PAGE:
Wondering why people choose someone else makes everything about us. Not everything is about us. It is like assuming that an ex is forever using us as a benchmark on which to make all of their dating and relationship decisions. We are only imagining that our involvement with them is at the forefront of their mind because we are likely still stuck on the hurt and perceived rejection that we’ve been beating ourselves with ever since. In fact, it is us bench-marking us.

Imagine that we’re ex#7 – if we’re feeling this way, how are 1-6 supposed to feel? Less than worthless? How many exes beyond us would it take to realise that it’s not about us? #9, #15, #20? What would it be? How much ‘proof’ do we need?  Whilst we are wondering, 'Why them and not me?', does this mean that all of our exes should be losing sleep over each other?

People say to me, ‘What’s wrong with me? He/she broke up with me X amount of years ago and has been married X times since. I don’t get it. They didn’t want to marry me.’ HE-LLO! They’ve been married however many times since! How much does our ego really need to say that we were one of the people that someone chose to get married to?  The fantasy that she should, would, and could have been the exception to the rule is just that; a fantasy.  Another wondered why her shady boyfriend played around behind her back (because he’s shady) instead of staying with her (because he’s shady) and felt tortured that he was off living some imagined fairy tale with that same woman.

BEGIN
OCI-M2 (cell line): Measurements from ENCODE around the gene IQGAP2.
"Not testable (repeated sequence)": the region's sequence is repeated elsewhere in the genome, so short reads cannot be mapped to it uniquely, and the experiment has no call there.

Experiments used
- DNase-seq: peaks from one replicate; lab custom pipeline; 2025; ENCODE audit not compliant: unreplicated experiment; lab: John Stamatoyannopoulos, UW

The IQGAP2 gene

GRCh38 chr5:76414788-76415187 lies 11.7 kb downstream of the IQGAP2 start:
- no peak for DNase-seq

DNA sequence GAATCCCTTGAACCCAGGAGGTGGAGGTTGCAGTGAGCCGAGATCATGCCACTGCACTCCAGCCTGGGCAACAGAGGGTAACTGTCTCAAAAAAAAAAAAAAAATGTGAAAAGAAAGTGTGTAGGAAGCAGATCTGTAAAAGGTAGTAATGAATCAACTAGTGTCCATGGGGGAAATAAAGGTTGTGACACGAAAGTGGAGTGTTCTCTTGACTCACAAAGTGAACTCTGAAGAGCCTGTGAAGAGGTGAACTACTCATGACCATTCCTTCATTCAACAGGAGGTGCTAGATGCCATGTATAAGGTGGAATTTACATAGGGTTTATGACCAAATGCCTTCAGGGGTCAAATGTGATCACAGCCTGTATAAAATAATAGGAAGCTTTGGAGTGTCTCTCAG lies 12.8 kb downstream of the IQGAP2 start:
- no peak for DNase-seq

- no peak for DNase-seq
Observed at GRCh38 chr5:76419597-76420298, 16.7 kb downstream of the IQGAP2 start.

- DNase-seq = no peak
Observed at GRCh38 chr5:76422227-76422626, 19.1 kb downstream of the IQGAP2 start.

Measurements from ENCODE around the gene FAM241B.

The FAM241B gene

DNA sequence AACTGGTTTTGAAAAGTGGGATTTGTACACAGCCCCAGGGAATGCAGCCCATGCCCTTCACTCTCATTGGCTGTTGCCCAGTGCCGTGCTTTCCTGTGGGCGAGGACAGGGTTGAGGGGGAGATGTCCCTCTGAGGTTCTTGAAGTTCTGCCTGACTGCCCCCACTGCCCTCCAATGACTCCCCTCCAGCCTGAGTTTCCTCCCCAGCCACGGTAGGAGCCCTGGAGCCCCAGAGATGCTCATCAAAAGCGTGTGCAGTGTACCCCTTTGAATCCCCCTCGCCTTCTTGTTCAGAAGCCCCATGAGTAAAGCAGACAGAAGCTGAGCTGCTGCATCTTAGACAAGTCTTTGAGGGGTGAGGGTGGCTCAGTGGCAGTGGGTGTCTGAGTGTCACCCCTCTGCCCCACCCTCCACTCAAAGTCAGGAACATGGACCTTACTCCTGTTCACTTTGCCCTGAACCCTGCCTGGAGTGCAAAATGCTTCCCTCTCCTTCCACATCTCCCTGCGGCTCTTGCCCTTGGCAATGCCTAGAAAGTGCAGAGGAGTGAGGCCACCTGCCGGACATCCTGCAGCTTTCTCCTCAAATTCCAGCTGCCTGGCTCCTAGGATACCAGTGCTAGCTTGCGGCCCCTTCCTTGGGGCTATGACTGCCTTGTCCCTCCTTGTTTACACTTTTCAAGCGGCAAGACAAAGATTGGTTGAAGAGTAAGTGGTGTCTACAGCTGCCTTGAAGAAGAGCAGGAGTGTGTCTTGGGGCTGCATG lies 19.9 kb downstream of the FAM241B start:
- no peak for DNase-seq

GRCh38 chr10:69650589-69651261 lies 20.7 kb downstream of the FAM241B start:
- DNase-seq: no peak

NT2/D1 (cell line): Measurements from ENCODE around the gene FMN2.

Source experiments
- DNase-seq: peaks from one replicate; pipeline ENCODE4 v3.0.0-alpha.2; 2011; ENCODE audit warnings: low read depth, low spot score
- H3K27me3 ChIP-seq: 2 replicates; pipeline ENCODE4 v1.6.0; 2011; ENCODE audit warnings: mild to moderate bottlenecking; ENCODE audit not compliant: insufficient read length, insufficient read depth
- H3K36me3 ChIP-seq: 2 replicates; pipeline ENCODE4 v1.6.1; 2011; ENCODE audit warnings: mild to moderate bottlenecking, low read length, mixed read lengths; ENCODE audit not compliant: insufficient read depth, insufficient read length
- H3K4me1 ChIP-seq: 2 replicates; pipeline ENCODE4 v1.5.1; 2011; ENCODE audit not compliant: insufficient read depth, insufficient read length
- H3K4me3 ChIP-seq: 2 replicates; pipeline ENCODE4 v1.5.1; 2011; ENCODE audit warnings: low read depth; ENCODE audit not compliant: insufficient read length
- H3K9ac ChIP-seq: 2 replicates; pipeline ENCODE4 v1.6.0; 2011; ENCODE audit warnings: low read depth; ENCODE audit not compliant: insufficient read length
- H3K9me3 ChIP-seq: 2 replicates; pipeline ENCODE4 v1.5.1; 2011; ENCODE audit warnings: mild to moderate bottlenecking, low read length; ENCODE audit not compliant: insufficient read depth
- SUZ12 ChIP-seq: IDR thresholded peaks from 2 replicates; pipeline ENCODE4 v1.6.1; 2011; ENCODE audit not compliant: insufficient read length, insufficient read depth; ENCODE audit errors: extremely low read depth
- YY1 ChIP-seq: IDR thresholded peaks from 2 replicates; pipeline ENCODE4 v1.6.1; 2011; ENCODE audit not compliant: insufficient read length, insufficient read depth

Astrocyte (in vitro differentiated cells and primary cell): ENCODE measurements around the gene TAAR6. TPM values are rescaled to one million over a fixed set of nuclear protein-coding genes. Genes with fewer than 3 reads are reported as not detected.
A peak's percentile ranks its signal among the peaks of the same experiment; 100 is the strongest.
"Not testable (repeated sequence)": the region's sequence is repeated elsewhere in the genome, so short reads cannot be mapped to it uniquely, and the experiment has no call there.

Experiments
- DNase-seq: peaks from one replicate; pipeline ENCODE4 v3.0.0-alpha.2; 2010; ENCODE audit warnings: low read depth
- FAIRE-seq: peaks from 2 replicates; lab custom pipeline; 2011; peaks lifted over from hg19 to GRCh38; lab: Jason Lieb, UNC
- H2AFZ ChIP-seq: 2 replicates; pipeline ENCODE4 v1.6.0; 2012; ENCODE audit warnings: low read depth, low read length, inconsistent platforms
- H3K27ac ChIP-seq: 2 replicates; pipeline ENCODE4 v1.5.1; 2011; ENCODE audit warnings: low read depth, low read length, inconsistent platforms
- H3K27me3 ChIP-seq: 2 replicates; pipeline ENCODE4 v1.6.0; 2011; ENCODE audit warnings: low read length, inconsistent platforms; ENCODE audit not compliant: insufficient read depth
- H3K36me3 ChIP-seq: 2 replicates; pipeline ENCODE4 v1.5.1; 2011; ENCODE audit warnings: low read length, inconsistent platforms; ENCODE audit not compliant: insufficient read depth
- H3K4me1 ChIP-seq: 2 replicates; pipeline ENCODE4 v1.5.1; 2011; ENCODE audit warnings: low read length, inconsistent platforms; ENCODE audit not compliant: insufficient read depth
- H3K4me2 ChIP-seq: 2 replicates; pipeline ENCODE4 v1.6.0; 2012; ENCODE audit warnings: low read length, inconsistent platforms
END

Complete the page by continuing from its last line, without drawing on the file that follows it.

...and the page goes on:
Sometimes we forget that not everything is about us. We’re too busy convincing ourselves that others are the embodiment of all that is ‘better’ than that which we convince ourselves that we’re not, that we also forget that we can do better.  I’m pretty sure that every woman has been a practice girlfriend. You let a guy, that you were attracted to and saw yourself with long-term, take up substantial time in your life. All the while he was slowly moulding himself to be the perfect catch for someone else. Eventually, the man has moved on and is trying to do everything right that he didn’t do for you with this new woman.

Any breakup that wasn’t expected and/or mutual is going to hurt. It is a jarring blow to your entire system of emotions when you find out that the same guy who wasn’t ready to settle down/just wanted let things happen is  enamored with a new woman. You have to find it within you to realise that a) maybe the timing wasn’t right or maybe b) she has something you don’t and he likes it. What that “it” she possesses is isn’t your concern. Personally, I do not think that guys owe women closure. Closure is a little band-aid created by women as means to soften the blow of rejection. The moment you can get to the point where your ability to pick up the pieces and move forward doesn’t depend on someone giving the whys and hows of a love deferred, you will realise that this little closure thing doesn't have the power to heal it; you do. Sometimes, we need to see past our nose to recognise what we may very well be being spared from – blessings in disguise.

Go Well.

Go to the profile of Emma Azzopardi UKCP

Emma Azzopardi UKCP

Relational Psychotherapist & Organisational Development expert. UKCP Registered. Passionate about people, progress, mental health and wellness.